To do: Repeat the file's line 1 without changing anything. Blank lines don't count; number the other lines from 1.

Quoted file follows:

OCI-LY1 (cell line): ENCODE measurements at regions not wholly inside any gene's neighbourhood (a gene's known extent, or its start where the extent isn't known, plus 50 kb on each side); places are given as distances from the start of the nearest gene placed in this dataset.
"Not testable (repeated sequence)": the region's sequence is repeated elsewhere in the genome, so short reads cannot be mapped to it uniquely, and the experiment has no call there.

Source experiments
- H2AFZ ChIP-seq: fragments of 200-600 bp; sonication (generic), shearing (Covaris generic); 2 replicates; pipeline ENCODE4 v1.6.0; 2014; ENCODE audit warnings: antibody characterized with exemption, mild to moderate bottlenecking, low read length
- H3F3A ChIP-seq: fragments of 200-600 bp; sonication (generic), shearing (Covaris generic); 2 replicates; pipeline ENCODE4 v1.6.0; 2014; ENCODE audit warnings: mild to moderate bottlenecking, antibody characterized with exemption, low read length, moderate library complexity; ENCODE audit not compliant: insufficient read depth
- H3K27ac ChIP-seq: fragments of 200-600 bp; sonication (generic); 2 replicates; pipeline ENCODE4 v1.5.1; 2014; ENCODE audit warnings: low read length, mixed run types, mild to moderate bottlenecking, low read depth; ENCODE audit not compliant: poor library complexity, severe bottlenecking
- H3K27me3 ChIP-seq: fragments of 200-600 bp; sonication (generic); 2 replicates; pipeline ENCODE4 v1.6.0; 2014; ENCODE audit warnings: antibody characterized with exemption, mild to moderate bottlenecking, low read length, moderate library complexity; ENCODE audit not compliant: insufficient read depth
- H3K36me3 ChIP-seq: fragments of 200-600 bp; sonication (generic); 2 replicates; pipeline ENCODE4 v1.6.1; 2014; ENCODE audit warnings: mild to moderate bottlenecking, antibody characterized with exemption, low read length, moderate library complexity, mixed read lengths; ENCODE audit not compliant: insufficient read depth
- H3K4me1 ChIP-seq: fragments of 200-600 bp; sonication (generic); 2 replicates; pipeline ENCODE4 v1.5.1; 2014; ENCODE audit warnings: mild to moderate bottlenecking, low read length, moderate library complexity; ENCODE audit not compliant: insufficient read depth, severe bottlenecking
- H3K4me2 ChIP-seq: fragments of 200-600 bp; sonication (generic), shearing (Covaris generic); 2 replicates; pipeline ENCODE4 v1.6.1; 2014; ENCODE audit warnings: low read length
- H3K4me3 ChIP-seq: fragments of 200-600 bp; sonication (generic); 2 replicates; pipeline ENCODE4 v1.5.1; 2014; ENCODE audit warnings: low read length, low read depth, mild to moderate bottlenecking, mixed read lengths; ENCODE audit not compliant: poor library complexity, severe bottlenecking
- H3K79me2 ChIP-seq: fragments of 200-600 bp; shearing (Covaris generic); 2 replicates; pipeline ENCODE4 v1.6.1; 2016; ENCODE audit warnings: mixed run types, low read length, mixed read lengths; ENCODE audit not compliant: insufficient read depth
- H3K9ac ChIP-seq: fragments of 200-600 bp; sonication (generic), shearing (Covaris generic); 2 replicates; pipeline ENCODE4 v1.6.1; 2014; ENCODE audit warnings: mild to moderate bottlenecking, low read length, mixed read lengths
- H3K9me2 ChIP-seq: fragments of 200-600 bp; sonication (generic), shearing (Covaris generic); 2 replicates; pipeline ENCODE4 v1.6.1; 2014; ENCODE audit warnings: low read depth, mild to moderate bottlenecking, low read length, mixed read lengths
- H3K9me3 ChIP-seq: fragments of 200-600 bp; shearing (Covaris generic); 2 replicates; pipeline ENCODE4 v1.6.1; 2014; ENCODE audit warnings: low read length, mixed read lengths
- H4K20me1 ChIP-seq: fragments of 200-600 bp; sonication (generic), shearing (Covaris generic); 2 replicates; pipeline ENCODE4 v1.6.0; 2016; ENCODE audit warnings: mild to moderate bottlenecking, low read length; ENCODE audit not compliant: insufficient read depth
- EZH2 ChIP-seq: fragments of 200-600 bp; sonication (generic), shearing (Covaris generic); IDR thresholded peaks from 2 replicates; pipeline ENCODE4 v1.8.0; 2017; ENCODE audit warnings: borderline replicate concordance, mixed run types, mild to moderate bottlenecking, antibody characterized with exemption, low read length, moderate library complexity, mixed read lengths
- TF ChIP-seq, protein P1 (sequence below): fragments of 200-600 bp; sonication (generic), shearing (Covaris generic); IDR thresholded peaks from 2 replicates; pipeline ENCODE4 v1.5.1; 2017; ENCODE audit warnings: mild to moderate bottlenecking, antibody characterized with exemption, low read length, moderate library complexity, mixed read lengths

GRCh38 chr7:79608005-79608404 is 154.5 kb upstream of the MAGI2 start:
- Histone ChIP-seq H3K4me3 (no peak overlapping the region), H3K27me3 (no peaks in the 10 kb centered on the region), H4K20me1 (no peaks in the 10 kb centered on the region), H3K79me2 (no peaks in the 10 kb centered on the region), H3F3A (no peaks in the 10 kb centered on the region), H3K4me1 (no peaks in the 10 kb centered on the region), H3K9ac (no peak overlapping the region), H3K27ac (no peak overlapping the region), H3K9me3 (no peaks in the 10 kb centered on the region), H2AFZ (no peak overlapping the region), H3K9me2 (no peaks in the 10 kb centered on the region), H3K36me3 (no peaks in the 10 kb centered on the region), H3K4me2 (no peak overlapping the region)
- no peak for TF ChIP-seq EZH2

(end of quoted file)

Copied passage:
OCI-LY1 (cell line): ENCODE measurements at regions not wholly inside any gene's neighbourhood (a gene's known extent, or its start where the extent isn't known, plus 50 kb on each side); places are given as distances from the start of the nearest gene placed in this dataset.